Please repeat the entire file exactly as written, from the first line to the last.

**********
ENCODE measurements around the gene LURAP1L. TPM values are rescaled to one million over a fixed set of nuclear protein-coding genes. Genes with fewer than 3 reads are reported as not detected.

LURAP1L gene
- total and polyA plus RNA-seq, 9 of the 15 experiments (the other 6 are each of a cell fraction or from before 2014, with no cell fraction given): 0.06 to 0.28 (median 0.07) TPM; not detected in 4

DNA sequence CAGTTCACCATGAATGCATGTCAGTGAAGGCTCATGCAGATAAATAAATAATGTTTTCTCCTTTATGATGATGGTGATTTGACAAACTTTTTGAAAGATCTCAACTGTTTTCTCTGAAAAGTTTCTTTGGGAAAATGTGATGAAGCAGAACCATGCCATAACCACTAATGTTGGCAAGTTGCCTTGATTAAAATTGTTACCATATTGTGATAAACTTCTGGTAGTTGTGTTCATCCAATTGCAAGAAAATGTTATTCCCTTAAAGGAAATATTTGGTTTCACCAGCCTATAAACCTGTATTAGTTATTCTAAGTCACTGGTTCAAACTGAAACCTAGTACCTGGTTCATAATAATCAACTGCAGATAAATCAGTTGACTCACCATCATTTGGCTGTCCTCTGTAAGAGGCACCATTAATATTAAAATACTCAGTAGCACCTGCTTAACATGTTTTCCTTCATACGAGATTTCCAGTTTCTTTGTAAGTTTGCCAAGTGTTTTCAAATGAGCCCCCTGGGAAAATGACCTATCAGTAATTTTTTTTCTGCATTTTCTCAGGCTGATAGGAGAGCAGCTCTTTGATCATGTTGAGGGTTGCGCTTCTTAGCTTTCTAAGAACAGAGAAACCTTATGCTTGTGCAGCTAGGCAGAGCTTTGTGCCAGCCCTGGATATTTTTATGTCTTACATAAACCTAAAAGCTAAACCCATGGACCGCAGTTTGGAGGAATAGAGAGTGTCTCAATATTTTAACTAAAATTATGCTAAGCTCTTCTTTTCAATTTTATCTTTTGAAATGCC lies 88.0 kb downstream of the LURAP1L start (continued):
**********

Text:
ENCODE measurements around the gene LURAP1L. TPM values are rescaled to one million over a fixed set of nuclear protein-coding genes. Genes with fewer than 3 reads are reported as not detected.

LURAP1L gene
- total and polyA plus RNA-seq, 9 of the 15 experiments (the other 6 are each of a cell fraction or from before 2014, with no cell fraction given): 0.06 to 0.28 (median 0.07) TPM; not detected in 4

DNA sequence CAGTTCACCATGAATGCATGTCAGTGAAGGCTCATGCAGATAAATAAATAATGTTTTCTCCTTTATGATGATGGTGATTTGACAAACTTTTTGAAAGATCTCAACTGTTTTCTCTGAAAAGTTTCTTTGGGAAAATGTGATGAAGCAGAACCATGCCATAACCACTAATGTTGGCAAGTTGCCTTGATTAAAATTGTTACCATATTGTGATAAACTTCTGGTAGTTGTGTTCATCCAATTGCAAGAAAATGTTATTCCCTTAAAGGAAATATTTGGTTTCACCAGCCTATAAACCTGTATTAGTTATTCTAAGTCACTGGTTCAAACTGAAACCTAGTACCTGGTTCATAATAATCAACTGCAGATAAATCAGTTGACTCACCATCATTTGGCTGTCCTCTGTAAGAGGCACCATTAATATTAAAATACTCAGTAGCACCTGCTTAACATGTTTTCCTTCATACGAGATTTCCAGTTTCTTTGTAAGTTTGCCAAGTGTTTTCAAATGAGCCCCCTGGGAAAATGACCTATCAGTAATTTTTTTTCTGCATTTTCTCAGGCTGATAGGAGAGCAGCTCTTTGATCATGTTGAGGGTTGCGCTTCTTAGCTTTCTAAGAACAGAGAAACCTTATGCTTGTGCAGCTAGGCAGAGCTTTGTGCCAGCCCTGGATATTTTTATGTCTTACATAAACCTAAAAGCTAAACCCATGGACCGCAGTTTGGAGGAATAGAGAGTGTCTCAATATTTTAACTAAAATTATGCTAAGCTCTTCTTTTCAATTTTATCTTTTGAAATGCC lies 88.0 kb downstream of the LURAP1L start (continued):